A New World Power

Thesis: After the Great War was won and the world was left in a state of economic fragility and tense foreign relations, the United States passed several laws that would hopefully provide the world with boundaries and economic regulations to hopefully bring balance back. Body Paragraph 1: • Treaty of Versailles (dominated by Great Britain, France, Italy, and the U.S.

) “Wilson saw the peace conference as a historic opportunity to project his domestic liberalism onto the world stage” • Fourteen Points spearheaded into three main subjects 1) Detailed post war- boundaries in Europe, addressed splitting up Austro-Hungary 2) General principles for international conduct, including free seas, free trade, and open covenant, and addressing mediating conflicting colonial claims 3) Wilson called for the creation of a League of Nations to enforce the 14 points, which reflected Wilson’s long-held liberal progressive feelings • “Article X called for collective security as the ultimate goal of keeping the peace” • President Wilson had to deal with the issue of war guilt, which he strangely opposed, but twisted by Allie forces in setting high war fines on Central Powers, especially Germany Body Paragraph 2: • Wilson focused more on foreign politics, then domestic issues • In response to the negative response to the League of Nations, Wilson traveled on a U.S. tour to gain support for the treaty, but failed, leaving the league weakened by the U.S nonattendance • The Paris peace conference principally dismissed the political importance of the Russian Revolution • Red Scare- extreme resolution to stomp out any anti-American threat • “The presidential contest of 1920 suggested that Americans wanted to retreat from the internationalism, reform fervor, and social tensions associated with the war” • Wilson does not run for re-election, Republican Warren Harding is elected Conclusion: While the United States efforts toward reconstruction of post-World War 1 were admirable, in reality of power politics, was virtually ineffective in achieving a quiet settlement. Elements of the War treaty, such as such the legal installments passed by the Treaty of Versailles, which included the Fourteen Points, were made to address international issues including trade, war guilt, and the League of Nations. However, there were several foreign conflicts that interfered with Wilson’s goal of world peace, with unappeased countries disgruntled with war debt, rising crises with Bolshevik Russian Revolution, and dangerous nativism and intolerance.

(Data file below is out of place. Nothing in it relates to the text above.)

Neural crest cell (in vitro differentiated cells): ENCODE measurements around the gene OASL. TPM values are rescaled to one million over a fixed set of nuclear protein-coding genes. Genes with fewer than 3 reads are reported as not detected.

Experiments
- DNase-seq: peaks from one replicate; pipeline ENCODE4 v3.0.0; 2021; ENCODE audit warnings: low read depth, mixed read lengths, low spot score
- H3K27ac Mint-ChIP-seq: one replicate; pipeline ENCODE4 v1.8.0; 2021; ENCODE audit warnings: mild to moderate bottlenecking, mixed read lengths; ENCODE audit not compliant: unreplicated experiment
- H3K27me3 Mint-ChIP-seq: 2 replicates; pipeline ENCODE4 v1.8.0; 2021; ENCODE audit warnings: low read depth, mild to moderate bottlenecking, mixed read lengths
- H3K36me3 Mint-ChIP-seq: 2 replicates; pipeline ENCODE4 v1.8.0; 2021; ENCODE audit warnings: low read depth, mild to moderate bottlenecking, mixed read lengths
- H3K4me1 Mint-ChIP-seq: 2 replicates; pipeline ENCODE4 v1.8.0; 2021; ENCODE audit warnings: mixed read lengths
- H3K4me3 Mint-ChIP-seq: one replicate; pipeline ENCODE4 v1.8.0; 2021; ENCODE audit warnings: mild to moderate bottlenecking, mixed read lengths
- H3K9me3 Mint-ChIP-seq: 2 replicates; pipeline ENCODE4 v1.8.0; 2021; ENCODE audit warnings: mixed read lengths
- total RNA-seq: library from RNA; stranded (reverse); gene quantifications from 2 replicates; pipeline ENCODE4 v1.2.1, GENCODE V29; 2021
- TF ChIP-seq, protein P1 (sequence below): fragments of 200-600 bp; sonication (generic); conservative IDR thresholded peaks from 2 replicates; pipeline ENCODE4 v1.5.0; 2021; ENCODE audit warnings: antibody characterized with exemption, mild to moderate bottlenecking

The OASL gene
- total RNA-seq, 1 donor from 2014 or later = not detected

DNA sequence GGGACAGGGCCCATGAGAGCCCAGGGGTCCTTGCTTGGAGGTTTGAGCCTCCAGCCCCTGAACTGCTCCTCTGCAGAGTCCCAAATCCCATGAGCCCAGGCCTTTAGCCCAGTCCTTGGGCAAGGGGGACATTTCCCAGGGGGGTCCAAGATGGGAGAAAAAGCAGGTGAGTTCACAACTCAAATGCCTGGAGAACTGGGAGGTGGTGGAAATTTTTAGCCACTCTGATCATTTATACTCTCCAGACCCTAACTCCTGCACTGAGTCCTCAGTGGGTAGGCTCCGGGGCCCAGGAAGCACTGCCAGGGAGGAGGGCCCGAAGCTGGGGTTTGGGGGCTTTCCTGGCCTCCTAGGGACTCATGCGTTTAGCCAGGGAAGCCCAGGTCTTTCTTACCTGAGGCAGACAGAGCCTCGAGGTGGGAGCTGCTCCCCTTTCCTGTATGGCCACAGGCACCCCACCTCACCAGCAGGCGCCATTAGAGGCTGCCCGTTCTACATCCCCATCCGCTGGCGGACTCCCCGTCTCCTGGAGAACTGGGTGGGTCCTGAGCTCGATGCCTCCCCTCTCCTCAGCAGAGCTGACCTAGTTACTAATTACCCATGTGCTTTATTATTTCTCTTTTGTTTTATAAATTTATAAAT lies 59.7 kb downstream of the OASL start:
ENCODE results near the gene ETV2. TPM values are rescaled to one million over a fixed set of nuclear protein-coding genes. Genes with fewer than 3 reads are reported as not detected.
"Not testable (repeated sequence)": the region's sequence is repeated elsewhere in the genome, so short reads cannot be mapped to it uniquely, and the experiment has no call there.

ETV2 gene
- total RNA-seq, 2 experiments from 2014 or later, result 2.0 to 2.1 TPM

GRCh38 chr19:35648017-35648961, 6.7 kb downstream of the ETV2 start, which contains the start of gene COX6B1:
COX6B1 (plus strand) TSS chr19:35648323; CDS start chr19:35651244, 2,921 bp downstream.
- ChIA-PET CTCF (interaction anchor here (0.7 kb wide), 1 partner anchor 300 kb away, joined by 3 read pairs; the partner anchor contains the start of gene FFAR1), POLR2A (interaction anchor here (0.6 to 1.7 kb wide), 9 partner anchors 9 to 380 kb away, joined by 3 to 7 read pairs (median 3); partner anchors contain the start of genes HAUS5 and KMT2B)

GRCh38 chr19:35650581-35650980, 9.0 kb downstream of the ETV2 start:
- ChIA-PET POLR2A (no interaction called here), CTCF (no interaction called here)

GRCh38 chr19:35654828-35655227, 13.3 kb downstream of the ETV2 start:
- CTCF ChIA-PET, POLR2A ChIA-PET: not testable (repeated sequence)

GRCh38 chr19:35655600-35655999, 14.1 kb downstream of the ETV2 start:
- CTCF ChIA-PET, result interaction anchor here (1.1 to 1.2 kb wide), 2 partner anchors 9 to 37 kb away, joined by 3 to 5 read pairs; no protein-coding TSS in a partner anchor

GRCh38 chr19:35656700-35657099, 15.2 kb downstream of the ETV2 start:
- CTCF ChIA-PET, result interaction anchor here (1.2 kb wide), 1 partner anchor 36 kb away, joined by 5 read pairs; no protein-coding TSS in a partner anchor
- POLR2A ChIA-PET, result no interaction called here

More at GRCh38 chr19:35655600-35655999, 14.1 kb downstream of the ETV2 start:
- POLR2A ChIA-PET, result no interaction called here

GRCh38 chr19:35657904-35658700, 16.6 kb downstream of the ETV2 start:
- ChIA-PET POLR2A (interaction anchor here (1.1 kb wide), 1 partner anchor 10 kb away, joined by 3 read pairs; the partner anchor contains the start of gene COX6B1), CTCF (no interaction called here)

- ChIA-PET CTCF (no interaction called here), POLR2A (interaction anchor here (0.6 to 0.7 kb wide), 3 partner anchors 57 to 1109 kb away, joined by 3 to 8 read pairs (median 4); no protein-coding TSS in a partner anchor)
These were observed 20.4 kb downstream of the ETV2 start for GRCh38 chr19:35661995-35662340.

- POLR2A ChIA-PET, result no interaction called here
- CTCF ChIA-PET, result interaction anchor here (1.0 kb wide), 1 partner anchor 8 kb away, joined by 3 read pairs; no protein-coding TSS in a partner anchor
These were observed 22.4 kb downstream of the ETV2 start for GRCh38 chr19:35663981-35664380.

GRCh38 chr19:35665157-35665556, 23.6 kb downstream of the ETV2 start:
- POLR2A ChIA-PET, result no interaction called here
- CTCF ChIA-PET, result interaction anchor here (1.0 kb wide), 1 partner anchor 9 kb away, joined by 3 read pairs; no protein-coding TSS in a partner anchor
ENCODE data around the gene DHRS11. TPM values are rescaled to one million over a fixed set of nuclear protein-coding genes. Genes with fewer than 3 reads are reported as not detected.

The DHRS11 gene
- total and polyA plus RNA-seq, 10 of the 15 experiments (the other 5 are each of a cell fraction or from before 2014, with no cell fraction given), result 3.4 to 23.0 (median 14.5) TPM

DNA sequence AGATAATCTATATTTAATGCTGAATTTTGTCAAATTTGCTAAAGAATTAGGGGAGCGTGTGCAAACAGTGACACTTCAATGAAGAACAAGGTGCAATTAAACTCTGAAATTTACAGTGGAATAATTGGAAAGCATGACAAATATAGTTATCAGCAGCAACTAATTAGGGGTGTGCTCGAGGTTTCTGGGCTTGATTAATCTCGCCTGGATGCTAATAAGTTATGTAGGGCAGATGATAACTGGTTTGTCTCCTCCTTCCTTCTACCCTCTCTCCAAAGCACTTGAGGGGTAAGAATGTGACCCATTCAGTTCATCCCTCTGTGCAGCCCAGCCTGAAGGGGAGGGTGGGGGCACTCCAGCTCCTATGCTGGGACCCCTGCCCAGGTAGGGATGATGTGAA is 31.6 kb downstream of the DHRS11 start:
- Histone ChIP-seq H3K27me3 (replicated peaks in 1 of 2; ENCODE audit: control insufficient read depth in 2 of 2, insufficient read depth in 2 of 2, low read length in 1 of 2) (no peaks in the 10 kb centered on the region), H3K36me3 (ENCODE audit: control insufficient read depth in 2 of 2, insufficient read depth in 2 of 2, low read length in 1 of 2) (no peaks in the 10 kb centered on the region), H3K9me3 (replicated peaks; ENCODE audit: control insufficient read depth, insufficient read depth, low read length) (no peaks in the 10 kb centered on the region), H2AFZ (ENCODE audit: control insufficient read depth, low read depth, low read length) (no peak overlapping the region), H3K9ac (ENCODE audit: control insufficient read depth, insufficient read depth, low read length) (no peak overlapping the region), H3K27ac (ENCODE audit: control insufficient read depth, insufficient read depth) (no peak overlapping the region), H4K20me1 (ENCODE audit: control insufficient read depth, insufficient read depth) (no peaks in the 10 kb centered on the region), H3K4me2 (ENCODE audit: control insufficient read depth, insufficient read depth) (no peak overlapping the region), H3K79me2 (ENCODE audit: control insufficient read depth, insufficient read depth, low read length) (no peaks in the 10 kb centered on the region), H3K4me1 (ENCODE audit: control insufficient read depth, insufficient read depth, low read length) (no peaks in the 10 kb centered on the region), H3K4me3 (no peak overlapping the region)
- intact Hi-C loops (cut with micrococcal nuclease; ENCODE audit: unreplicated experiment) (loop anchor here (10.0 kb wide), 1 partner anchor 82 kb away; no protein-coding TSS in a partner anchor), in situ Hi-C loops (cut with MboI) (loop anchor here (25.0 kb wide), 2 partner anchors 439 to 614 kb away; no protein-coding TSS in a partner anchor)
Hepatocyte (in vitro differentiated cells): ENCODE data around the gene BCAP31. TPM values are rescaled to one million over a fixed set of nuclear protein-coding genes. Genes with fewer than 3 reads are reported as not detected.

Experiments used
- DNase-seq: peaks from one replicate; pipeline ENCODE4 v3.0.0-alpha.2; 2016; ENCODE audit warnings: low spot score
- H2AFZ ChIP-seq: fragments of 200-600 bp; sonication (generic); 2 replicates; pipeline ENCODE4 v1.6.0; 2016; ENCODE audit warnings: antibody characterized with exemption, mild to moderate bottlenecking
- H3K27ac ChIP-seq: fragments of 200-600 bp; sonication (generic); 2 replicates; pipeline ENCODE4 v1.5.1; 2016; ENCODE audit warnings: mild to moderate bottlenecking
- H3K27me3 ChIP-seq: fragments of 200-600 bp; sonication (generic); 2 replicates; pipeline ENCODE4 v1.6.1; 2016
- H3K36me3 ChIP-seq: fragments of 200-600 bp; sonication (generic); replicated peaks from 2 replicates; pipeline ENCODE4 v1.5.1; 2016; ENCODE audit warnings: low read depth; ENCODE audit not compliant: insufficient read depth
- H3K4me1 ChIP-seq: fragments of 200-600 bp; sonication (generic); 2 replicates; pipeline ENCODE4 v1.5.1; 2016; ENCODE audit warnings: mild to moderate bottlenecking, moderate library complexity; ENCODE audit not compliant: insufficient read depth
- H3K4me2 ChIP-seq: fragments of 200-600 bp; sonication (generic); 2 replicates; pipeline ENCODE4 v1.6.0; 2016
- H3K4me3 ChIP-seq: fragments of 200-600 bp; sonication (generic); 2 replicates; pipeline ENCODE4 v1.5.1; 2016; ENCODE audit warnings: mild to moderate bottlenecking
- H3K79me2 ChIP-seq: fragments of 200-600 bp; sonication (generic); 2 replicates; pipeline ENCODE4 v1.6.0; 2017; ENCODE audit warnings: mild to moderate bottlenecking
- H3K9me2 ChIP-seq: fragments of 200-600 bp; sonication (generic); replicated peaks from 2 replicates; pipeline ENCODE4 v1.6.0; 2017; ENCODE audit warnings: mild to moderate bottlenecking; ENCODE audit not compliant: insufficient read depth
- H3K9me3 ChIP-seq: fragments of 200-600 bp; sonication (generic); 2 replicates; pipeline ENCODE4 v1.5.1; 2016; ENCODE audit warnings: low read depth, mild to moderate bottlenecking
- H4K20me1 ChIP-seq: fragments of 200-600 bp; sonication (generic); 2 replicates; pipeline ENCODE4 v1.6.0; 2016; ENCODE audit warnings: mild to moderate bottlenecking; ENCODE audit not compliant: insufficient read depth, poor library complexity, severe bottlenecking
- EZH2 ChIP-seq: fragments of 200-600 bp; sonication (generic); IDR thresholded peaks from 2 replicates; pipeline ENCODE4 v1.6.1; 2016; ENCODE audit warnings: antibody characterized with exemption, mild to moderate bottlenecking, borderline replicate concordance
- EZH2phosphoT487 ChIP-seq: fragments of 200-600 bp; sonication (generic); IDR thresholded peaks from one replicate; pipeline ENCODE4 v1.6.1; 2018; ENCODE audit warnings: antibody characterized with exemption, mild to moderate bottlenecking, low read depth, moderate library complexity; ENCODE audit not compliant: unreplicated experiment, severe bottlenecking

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In truth, there could never be a “return to normalcy.”